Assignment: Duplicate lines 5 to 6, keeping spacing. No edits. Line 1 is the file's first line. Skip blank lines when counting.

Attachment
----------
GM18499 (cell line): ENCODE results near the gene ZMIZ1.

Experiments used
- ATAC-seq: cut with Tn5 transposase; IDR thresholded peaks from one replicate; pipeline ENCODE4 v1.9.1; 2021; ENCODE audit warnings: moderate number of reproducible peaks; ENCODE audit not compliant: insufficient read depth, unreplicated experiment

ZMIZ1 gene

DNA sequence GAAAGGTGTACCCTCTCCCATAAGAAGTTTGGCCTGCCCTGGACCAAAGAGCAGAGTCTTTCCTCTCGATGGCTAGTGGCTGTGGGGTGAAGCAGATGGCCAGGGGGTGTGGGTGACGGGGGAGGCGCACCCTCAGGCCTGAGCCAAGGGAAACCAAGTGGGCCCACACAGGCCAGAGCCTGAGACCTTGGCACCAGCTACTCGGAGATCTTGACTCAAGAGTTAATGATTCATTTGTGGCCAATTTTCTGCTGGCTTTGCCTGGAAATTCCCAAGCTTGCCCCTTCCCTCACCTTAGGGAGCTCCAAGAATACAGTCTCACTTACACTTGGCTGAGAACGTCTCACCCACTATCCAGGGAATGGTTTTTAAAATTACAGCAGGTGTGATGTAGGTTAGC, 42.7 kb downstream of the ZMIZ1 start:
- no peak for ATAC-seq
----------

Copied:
DNA sequence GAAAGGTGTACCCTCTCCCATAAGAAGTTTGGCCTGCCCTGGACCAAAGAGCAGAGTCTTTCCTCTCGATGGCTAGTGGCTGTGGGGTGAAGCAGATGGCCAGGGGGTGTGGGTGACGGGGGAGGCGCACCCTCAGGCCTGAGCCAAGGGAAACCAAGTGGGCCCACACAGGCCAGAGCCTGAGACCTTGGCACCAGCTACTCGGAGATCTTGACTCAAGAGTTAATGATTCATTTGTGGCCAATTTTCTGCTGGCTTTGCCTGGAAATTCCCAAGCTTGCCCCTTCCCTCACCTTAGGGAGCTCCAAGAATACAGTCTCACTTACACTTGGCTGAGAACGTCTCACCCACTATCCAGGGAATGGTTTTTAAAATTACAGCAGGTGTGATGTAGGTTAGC, 42.7 kb downstream of the ZMIZ1 start:
- no peak for ATAC-seq